image caption: Gurmukh Singh OBE

British Sikh Future in Politics is Bright

Tanmanjit Singh Dhesi, resplendent in his colourful turbans is becoming a familiar figure in the House of Commons. Similarly, Preet Kaur Gill has made rapid progress and proven herself through her contribution to debates. Both have paved the way for many more Sikh men and women Members of Parliament in future.

Going by the UK Sikh population, the number of marginal seats and the general political environment, the political cake for aspiring British Sikhs is large. Continuing from last week, the need is for community (ਕੌਮੀ) spirit which should celebrate and build on past successes. That is a pre-condition for Sikhs who have any political ambition. Yet, regrettably, there are some who think that the only way to succeed is to first bring down those already making a significant contribution and have opened the doors to next generations.

Despite the seriousness of the topic, one is reminded of a joke &ndash the type Sikhs invent about themselves &ndash about Sikh prisoners in Pakistan during the Indo-Pak war, who were kept in an enclosure with a low fence while the other Indian soldiers had a high barbed wire fence around them. The logic of the Pakistani general was that while other Indians will co-operate to get over even a high fence, the Sikhs, despite their great military tradition but true to their habit, will pull down one another trying to get over it! Regrettably, such habits are in our blood.

When entering a new field, sabat surat (full identity) Sikhs represent the community. Examples are: the first turban wearing Sikh bus driver (50 years ago), later Sikhs in uniform (army, police etc), the first judge (1982), the first turban-wearing civil servant representing UK abroad (1987), the first Lord (2011), the two MPs mentioned above (2017) and many more in other fields. The feeling when opening a new door for the community should be that of humility and pride at the same time. Humility before the Guru for the success and pride in own community and heritage. Let the community own such achievements and build on them. For the above reasons, it is most disappointing to read any negative comments from Sikhs about Sikhs who have succeeded in politics in recent years.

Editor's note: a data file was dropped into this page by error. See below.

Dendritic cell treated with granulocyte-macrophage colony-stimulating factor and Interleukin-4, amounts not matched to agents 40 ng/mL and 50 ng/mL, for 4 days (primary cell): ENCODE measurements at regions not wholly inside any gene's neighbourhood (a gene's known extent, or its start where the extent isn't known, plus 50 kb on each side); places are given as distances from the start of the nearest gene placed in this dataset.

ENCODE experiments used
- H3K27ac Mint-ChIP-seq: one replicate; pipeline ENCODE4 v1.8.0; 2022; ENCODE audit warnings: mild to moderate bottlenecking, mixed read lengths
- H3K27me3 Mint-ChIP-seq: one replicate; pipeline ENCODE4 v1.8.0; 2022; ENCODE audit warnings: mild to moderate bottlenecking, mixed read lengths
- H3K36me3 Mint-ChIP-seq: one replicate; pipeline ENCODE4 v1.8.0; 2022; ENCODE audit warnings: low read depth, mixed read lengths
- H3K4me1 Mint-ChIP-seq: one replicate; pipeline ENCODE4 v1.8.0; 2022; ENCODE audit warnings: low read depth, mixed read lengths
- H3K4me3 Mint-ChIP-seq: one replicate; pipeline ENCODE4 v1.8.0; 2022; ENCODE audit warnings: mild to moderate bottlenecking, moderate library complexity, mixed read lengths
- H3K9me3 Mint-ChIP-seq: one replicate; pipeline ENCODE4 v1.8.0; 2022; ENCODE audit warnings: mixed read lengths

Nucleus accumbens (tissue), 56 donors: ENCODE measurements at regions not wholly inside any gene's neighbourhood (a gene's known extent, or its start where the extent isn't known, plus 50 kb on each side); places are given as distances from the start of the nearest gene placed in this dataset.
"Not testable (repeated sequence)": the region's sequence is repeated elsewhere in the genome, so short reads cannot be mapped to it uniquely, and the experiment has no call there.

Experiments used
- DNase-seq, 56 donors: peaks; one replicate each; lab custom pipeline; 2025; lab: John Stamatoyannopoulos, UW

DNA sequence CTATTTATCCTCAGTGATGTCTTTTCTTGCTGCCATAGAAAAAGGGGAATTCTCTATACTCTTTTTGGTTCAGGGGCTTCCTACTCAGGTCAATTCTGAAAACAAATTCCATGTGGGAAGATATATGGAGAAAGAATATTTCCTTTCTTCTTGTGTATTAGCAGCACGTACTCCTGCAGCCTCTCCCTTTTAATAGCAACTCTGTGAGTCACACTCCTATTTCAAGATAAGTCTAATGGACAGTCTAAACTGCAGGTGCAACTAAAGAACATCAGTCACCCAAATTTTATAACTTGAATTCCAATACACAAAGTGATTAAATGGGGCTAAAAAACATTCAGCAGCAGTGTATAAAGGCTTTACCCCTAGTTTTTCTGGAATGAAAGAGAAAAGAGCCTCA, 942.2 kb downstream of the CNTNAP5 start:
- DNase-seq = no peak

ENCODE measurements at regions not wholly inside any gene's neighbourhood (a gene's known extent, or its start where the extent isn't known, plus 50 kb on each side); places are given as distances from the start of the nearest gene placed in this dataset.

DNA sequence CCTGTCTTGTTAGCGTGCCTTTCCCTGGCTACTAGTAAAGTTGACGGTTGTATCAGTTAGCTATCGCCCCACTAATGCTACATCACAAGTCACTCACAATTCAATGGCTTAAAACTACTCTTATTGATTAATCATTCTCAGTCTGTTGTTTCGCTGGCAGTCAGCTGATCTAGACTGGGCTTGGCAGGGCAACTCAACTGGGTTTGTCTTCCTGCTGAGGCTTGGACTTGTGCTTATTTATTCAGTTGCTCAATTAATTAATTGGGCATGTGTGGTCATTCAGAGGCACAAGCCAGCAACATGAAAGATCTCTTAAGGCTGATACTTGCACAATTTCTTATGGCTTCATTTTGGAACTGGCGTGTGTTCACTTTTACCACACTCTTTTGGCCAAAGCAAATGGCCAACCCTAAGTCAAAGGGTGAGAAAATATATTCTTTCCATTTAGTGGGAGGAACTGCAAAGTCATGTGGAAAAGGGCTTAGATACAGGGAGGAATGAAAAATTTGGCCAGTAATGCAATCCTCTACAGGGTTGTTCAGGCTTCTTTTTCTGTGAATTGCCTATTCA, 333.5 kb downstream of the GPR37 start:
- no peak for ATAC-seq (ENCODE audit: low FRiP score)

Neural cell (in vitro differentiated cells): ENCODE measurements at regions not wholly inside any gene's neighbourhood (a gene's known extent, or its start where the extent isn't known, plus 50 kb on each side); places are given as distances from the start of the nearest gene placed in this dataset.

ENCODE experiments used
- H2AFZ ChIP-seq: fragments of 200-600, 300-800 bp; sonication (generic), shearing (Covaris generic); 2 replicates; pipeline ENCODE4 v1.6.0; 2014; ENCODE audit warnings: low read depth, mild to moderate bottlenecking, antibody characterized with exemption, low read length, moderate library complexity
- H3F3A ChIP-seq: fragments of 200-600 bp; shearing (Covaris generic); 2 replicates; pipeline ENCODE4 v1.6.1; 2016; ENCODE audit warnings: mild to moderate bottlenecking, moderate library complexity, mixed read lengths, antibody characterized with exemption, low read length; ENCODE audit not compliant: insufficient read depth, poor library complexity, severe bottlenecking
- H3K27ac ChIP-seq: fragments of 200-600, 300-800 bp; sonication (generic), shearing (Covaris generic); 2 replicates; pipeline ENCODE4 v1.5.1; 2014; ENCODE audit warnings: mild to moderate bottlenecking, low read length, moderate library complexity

A related topic mentioned in communications is Machiavellian politics being adopted by individuals or small groups bent on holding on to their positions. The dictionary tells us that it is behaviour analyzed in Machiavelli's The Prince, in which political expediency is placed above morality and the use of craft and deceit to maintain position or authority. It is characterized by subtle or unscrupulous cunning, deception, expediency, or dishonesty.

Such tactics cause divisions and general disillusionment with Sikh organisations despite their past successes. So much so, that some prefer to serve outside organisations or Panthic jathebandis. Yet, to quote a colleague, Jathebhandis and organisations, for all their flaws, are still bound by a Panthic mandate and should be supported. We keep building on the Panthic foundation and past successes.

Gurmukh Singh OBE